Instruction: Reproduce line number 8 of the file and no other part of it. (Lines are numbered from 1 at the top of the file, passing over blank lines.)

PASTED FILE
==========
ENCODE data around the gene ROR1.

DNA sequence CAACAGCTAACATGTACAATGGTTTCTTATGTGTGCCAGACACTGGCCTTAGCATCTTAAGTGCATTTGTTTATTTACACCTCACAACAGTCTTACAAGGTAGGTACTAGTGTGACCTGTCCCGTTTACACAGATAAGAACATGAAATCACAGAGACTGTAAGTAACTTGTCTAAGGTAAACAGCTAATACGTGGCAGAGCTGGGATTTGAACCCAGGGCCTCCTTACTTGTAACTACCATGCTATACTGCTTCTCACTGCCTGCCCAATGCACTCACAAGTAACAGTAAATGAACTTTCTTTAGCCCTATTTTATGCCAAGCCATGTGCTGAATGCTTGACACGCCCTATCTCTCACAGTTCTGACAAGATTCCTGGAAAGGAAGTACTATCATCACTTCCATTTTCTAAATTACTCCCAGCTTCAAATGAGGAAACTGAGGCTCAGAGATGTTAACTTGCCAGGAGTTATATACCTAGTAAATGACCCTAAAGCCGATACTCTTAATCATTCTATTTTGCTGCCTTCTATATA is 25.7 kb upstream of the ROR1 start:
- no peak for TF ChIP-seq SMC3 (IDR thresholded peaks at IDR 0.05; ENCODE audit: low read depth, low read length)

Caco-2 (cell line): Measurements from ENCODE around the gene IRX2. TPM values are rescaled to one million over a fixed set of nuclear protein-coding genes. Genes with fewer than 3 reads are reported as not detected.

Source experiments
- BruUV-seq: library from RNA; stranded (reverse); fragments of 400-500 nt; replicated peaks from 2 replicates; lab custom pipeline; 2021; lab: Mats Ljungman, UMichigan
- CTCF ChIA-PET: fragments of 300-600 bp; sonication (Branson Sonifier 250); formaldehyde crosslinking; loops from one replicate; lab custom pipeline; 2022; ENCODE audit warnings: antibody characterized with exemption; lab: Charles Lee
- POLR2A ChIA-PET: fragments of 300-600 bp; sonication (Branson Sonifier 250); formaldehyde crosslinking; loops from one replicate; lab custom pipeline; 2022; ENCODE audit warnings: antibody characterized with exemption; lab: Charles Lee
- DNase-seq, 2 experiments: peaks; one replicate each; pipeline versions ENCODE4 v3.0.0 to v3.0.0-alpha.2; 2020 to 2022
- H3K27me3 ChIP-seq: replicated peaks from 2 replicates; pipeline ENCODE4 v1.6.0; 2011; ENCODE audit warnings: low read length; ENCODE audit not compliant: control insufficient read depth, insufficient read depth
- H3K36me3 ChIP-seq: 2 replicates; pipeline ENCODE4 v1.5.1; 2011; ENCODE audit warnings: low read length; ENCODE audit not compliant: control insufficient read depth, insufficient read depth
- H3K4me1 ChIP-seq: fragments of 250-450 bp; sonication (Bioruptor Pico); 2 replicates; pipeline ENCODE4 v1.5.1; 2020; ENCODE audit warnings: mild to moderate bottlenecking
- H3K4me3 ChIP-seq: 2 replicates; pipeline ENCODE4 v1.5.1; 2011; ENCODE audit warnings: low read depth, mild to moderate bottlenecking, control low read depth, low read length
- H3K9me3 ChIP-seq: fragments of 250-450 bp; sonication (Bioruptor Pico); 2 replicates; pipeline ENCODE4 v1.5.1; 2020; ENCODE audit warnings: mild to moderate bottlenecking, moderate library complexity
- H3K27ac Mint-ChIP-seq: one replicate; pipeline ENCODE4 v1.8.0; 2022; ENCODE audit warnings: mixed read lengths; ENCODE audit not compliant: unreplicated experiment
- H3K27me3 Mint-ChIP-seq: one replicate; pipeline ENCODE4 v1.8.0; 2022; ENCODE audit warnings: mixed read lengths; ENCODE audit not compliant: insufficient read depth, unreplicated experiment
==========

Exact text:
- POLR2A ChIA-PET: fragments of 300-600 bp; sonication (Branson Sonifier 250); formaldehyde crosslinking; loops from one replicate; lab custom pipeline; 2022; ENCODE audit warnings: antibody characterized with exemption; lab: Charles Lee